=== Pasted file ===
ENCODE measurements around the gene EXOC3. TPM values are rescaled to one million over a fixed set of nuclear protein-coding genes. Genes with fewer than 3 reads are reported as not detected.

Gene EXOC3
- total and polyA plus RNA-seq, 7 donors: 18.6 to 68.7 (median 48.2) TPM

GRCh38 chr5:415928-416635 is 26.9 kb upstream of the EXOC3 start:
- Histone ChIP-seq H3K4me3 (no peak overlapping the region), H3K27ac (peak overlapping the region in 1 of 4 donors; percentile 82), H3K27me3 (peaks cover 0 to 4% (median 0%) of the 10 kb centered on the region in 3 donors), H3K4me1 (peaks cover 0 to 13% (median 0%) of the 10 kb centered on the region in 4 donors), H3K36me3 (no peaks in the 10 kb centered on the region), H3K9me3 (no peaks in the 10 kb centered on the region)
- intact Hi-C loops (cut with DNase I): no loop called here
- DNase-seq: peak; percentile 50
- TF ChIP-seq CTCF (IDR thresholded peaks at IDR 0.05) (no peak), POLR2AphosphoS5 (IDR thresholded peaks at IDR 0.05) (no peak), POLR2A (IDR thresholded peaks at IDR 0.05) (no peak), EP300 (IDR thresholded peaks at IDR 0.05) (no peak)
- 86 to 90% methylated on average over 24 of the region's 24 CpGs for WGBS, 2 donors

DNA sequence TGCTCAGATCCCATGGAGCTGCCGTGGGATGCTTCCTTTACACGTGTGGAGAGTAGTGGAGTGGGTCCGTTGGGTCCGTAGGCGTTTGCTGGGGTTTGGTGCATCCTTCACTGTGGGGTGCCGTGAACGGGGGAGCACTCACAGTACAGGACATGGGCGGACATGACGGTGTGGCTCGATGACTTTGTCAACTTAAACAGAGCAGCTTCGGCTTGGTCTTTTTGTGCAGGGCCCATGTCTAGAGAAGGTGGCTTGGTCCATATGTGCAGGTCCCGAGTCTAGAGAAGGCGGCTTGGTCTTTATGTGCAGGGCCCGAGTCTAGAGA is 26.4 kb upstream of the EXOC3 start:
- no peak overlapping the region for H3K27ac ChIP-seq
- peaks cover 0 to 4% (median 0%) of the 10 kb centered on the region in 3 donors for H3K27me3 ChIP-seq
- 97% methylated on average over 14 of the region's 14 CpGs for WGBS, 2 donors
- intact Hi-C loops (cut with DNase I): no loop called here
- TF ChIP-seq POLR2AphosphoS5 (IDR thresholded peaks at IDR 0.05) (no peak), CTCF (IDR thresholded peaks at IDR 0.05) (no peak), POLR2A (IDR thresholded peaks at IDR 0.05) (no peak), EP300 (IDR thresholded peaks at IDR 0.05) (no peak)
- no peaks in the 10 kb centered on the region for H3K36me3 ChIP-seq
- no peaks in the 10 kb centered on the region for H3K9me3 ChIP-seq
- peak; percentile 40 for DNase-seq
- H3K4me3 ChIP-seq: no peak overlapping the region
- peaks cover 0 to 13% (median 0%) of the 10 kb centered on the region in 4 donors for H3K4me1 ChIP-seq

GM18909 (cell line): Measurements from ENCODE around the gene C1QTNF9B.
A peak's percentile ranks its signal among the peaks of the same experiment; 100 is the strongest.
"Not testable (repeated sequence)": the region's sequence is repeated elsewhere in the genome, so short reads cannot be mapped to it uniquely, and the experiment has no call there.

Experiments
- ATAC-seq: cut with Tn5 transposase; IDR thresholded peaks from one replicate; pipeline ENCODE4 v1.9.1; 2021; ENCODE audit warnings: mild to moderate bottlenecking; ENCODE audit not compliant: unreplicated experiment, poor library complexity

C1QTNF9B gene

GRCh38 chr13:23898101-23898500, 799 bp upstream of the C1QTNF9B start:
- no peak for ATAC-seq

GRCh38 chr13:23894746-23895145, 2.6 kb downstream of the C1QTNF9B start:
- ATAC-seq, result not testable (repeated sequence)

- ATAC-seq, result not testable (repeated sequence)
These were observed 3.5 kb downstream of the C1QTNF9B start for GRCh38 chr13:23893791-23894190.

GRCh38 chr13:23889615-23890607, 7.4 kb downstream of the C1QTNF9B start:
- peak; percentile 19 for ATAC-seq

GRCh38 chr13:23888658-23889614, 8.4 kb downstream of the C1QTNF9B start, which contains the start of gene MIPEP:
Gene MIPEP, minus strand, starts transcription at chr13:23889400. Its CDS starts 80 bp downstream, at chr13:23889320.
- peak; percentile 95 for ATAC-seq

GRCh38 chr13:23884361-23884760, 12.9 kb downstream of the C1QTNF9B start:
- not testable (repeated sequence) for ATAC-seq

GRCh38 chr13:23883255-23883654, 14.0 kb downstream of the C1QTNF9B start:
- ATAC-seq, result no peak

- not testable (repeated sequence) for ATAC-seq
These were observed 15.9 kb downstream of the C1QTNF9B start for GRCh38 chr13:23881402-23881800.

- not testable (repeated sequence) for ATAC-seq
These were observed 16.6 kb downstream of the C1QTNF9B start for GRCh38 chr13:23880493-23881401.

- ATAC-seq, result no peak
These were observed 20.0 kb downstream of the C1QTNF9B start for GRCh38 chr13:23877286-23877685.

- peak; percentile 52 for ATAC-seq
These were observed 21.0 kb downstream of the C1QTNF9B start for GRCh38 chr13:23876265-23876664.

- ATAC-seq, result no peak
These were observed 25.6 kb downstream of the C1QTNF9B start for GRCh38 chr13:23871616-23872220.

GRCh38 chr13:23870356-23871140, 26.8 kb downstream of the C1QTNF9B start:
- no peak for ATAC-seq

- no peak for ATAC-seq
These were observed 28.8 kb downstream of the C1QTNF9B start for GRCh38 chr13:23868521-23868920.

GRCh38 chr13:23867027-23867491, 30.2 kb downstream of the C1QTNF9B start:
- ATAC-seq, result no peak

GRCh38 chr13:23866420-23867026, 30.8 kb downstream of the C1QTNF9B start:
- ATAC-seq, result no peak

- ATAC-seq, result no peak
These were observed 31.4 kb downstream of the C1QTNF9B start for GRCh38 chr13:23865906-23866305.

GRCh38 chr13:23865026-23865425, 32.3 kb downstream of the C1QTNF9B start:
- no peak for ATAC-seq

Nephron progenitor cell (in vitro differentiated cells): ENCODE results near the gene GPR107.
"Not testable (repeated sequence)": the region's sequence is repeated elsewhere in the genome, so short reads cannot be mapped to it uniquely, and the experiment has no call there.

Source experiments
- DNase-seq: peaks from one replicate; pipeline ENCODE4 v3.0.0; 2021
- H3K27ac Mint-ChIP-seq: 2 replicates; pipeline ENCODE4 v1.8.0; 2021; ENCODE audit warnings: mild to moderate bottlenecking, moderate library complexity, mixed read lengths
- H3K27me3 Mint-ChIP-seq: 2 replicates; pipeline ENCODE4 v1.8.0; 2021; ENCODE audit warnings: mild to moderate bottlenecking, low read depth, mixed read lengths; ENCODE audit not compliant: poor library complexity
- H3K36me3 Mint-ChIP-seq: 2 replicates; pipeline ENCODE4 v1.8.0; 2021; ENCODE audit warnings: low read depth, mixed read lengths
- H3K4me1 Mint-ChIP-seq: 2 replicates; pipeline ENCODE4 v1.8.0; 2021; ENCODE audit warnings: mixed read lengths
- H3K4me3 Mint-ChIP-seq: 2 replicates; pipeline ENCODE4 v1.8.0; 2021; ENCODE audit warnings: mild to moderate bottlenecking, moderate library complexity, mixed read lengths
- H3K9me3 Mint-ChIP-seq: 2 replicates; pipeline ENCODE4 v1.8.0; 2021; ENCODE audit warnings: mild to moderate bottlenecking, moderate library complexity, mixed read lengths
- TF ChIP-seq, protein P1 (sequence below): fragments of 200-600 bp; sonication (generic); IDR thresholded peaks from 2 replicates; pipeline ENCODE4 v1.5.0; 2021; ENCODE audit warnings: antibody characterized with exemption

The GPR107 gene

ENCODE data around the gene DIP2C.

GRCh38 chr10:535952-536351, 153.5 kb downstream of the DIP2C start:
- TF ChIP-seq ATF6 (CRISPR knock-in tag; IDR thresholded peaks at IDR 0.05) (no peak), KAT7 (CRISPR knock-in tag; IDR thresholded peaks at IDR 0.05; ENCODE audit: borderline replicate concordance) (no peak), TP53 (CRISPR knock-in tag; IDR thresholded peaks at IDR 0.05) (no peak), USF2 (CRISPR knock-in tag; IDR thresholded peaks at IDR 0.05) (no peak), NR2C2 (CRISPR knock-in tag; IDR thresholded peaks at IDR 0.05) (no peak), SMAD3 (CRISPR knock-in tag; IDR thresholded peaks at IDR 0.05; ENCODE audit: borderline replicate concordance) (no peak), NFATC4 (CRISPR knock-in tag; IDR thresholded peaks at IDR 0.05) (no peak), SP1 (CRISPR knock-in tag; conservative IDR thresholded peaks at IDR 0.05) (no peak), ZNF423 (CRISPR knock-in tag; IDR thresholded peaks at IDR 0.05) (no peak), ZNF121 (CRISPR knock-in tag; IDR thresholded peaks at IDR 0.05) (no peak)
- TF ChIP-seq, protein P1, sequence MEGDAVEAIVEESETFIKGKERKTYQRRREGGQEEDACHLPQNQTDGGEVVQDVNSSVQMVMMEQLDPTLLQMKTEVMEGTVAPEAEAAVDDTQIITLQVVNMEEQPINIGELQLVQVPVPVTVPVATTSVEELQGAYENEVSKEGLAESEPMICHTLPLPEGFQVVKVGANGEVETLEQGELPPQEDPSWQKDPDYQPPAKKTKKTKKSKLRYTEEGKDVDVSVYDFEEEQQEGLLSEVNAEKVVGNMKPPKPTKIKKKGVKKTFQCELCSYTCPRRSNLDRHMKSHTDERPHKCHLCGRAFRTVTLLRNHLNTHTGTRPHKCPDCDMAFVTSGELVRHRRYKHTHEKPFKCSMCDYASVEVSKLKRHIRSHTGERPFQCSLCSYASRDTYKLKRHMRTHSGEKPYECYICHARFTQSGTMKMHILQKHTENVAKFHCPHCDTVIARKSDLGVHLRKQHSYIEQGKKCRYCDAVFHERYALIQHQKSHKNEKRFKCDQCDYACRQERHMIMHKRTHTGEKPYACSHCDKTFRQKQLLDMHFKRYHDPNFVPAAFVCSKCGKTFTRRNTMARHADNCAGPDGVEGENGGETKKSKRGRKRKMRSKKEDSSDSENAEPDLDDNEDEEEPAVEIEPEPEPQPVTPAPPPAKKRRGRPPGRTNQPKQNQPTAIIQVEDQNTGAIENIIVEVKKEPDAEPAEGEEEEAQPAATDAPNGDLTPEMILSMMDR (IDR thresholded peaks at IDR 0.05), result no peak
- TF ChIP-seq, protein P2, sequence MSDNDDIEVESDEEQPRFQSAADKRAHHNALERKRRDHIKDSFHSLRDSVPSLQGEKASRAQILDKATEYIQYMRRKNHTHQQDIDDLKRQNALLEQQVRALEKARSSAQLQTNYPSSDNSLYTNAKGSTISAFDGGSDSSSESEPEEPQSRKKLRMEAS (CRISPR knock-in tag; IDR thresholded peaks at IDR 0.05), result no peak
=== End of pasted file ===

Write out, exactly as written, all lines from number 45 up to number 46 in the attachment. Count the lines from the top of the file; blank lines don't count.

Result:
These were observed 16.6 kb downstream of the C1QTNF9B start for GRCh38 chr13:23880493-23881401.

- ATAC-seq, result no peak